Being in a constant state of flux and the wish to fit in is a strong influence in author Ashwini Devare’s works
Ayushi Astha was in conversation with journalist and author Ashwini Devare, in Kolkata when she visited the city for the Apeejay Kolkata Literary Festival.
Born in Moscow, Ashwini Devare spent her childhood in many different places – from Switzerland to Sikkim — due to her father’s job in the Indian Foreign Service. Her latest book, Lost at 15, Found at 50, which comes almost five years after her last anthology Batik Rain, was released in Singapore to critical acclaim.
Both her works deal with home and homecoming, and a search for identity in a constantly changing world. Batik Rain explores it through six short stories, while her second book is a memoir set against the backdrop of major sociopolitical events, such as her family’s stay in Moscow during the Cold War or bearing witness to the student demonstrations in Seoul.
In our discussion, she recollected how every step she took felt like a step with history, where every country they were going to was experiencing such extraordinary changes. She also talked about how this constant state of flux was very disruptive to her childhood and every few years there would be teary farewells and packed bags, but that was simply how the Foreign Service lifestyle was like back then.
Ashwini studied in a Swiss school, where all the classes were conducted in French. She was the only person of colour in the institution and to top that off, she could not speak the local language. The corresponding chapter in the book, ‘Brown Girl in The Ring’ contains very vivid descriptions of the beautiful settings of Switzerland and her quirky French tutor, a Madame Donici who appeared to be a relic of the past but was instrumental in her learning the language, an achievement that empowered her and made her feel like less of an outsider.
This feeling of not fitting in reappeared in her life when her family was posted in Burma and she was sent to live in Pune with her paternal grandmother. She writes, “With my two plaits, which my grandmother neatly oiled and braided every morning, I should ostensibly have blended right in, but there was something about me that spelt ‘foreigner’ in big and bold letters.”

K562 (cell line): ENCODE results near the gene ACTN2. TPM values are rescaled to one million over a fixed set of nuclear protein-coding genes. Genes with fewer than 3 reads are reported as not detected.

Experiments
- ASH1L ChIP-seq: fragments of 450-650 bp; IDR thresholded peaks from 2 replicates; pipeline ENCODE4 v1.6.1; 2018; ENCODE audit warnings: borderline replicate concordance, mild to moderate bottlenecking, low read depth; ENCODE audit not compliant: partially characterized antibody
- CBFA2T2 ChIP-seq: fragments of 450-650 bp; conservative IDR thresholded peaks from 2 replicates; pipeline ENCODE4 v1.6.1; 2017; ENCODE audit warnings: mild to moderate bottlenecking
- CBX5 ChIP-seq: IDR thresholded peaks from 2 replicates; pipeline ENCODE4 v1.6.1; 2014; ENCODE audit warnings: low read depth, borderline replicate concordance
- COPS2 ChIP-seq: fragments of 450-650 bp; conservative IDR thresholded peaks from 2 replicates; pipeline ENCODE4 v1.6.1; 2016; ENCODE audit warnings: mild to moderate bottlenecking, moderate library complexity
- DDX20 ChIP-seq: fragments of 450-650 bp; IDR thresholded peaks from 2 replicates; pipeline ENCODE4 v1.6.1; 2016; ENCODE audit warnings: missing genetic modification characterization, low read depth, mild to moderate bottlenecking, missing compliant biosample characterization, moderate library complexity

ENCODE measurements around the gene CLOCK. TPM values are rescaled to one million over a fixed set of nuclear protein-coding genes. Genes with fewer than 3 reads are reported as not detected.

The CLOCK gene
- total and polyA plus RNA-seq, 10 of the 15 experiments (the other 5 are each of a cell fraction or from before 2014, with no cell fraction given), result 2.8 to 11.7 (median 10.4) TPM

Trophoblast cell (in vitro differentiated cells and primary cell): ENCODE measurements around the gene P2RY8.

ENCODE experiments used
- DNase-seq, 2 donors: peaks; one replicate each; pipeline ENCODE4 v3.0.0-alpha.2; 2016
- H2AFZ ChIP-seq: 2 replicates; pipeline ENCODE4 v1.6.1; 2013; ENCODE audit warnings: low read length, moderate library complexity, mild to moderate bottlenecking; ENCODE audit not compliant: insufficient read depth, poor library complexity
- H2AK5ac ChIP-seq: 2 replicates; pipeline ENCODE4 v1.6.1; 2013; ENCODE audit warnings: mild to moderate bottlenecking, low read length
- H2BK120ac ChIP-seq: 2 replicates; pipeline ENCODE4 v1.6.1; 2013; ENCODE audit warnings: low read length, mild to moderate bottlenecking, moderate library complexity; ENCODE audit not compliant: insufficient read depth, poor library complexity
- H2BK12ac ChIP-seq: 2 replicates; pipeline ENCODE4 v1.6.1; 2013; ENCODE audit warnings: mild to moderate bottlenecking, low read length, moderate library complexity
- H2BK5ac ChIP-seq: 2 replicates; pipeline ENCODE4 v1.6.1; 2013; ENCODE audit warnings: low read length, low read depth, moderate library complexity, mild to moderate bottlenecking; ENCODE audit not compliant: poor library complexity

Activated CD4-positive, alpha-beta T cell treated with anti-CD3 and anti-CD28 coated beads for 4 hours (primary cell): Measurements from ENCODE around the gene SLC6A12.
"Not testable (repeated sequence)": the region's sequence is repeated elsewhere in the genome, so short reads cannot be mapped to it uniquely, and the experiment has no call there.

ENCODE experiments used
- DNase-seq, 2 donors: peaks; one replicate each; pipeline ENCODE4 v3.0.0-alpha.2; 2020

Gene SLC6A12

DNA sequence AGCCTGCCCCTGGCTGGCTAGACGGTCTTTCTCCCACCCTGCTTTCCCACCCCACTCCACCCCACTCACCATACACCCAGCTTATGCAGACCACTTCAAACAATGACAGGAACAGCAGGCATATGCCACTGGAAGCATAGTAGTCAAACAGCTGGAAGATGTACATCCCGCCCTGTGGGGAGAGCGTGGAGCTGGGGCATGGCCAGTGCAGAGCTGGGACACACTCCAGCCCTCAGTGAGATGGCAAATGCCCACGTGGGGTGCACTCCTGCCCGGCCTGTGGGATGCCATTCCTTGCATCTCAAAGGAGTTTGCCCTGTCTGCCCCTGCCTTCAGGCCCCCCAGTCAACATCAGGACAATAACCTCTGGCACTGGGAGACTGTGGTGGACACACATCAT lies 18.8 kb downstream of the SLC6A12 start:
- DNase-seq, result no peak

Talking about her literary journey and her evolution as a writer, she said that the first book is similar to a first crush – it sort of just happens while the second time around, you are much more conscious of your writing. The second book took her much longer because it was so personal and emotional for her to put down on pen and paper.
After the success of Batik Rain, she did attempt a few other works but the idea of a memoir had always been on her mind. There was a lot of rewriting and editing that went into this book, and she stands by her motto that the more you write, the better you get. While she had initially planned on focusing on one portion of her life, like Cold War Russia, but later rejected that in favour of the current memoir format. The memoir is heavily based on dinner table conversations and snippets of everyday occurrences from her own life and that of her family.
She considers the book to be a tribute to her parents and their free-spiritedness and their courage in the face of all that they overcame. In the process of writing this memoir, she did suffer from self doubt, as she wasn’t a celebrity writing a tell-all memoir, but somewhere along the way this memoir became a way to preserve the legacy of her family for herself and for the generations that follow.
She says that at 50, she was finally ready to write her memoir. She needed the distance of time and space to revisit her memories through the lens of an individual as well as a writer and accurately represent them.
She went so far as to say that she couldn’t have written it earlier, because she needed to critically and objectively go back and analyse events, with the added benefit of the wisdom of age and the ability to commit to writing for a set amount of time each day. She ended with a quote by the bestselling author Jodi Picoult, who said that you can always edit a bad page, but you can’t edit a blank page.